Friends, readers, fellow investors: the unthinkable has happened. When it comes to the impact of consumer price inflation, some might quote bread or petrol costs; others might point to the price of Toblerone or Marmite.
But I live on London’s Brick Lane and my most consistent pricing metric is the price of a samosa in the shop below my flat. And that price has now increased from 45p to 55p. Aside from the inconvenience of being unable to simply hand over a 50p coin in exchange for a steamy little pouch of hearty flavour, this price increase is a confirmation of our second investing principle: if cash were ever king, it has certainly been dethroned now.
Rising prices in Britain and across the world mean that holding cash in piggy banks, under the mattress, or in deposit accounts is going to generate a lower real return than before. As consumers, we want to be able to buy the things we want and need next month, next year or in retirement – and an inflation rate above 0 per cent means the price of an item is higher now than it was last year or last month.
If the positive inflation rate carries forward, this means prices next year and next month will be higher than they are now. At the very least, we want our purchasing power to remain steady. UK inflation is currently 1.2 per cent and is expected to be 2.4 per cent next year, which means holding all one’s assets in cash is going to reduce purchasing power in the future.
Investors often think of cash as a safe haven in volatile times, or even as a source of income. But the current era of ultra-low interest rates has depressed the return available on cash to near-zero – leaving cash savings vulnerable to erosion by inflation over time.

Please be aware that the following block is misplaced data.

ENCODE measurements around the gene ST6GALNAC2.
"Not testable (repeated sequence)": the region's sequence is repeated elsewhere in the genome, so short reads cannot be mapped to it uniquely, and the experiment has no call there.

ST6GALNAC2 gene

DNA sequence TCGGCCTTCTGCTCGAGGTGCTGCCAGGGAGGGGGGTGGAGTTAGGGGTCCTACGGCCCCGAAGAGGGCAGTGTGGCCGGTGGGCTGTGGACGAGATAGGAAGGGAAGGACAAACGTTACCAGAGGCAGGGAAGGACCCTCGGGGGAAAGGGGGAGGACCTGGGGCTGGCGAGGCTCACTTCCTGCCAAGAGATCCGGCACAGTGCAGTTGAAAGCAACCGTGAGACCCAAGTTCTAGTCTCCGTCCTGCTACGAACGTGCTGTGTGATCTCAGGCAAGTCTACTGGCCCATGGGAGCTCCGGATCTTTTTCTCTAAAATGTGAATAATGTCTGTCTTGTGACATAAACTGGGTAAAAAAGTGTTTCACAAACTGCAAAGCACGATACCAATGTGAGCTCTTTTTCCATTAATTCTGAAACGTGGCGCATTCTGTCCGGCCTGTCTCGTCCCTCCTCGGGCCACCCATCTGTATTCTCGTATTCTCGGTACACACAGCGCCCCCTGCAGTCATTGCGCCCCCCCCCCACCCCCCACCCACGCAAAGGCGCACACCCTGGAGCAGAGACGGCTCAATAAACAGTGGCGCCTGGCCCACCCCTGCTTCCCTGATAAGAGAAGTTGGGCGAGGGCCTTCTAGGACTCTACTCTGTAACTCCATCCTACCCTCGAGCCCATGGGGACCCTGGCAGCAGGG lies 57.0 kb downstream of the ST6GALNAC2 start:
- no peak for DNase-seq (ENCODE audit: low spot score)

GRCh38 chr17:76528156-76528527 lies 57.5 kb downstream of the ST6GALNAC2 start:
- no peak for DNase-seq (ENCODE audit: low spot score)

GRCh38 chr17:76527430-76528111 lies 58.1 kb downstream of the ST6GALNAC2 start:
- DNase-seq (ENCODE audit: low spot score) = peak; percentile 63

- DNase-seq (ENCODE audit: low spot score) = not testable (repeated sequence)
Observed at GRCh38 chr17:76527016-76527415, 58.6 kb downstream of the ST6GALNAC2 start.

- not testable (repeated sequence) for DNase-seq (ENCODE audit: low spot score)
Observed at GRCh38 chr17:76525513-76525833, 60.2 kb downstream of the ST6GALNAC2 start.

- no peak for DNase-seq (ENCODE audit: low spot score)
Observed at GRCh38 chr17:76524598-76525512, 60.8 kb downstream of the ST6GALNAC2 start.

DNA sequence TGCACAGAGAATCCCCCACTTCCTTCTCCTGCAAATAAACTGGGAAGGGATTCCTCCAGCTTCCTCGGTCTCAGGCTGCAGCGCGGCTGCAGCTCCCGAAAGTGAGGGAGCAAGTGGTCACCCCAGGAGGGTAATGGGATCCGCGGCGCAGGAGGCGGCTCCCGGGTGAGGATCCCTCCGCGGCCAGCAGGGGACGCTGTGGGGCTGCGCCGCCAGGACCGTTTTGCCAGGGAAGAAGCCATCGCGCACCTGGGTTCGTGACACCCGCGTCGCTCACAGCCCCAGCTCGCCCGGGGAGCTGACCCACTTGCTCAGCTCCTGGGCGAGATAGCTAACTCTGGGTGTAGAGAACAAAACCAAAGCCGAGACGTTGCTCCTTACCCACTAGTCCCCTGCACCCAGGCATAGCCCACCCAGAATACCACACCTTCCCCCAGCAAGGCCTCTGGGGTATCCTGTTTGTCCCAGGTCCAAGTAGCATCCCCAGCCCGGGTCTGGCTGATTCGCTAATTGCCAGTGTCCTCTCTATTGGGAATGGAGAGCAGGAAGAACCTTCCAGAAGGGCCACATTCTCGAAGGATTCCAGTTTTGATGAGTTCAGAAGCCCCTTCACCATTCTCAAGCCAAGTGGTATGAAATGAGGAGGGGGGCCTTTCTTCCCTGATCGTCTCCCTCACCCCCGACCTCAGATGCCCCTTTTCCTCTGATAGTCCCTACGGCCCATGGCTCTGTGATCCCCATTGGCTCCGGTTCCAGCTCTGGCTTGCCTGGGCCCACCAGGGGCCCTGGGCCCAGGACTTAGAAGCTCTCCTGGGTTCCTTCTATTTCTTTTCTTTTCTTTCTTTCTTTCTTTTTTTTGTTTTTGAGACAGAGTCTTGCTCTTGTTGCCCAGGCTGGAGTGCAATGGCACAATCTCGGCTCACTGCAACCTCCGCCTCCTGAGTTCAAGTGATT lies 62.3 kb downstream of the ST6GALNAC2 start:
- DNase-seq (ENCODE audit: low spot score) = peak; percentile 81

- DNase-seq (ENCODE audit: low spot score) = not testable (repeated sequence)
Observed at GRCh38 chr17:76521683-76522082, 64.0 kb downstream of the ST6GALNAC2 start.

When base interest rates were higher, bank deposits could have supplemented an investor’s income stream. Due to monetary policy measures, the Bank of England has kept bank rates at extremely low levels. This is beneficial for companies and consumers looking for affordable loans, but it does not help savers.
A longer time horizon illustrates cash returns even better. In this week’s chart, £1 is invested in 1899 (should anyone have been around then to make this investment, please let me know as you are proving the life expectancy discussion as seen in my last column).
Over subsequent years, cash has generated a total return of £3 in inflation-adjusted terms. Long-dated Gilts have generated £6 in real terms – double the return. One pound invested in equities (the FTSE 100) in 1899 has returned a real return of £340 (618.2 samosas at the 55p price).
Equities clearly provide the best real return, which makes sense. As prices increase, so do corporate revenues and earnings, which boosts firms’ share prices. Of course, equities are far more volatile than bonds and cash, so there are considerations.